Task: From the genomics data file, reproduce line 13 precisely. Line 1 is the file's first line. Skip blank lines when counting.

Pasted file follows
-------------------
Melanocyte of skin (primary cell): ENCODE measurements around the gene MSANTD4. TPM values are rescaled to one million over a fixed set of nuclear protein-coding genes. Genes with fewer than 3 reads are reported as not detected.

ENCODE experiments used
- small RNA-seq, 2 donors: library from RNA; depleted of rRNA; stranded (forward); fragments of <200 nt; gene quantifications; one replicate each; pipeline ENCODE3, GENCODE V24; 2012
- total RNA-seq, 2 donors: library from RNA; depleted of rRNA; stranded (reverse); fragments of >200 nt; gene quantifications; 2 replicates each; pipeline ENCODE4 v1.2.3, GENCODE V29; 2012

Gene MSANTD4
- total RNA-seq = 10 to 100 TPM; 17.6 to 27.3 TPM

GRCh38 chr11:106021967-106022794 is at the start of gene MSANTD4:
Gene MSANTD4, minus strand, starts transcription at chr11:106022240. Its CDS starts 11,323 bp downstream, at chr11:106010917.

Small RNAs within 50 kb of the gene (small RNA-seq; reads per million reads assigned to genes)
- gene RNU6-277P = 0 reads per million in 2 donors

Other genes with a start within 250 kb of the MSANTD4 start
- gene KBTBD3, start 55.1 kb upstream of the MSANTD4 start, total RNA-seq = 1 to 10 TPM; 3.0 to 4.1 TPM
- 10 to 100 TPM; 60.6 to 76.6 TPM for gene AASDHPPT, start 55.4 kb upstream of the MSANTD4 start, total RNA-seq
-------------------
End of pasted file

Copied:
- 10 to 100 TPM; 60.6 to 76.6 TPM for gene AASDHPPT, start 55.4 kb upstream of the MSANTD4 start, total RNA-seq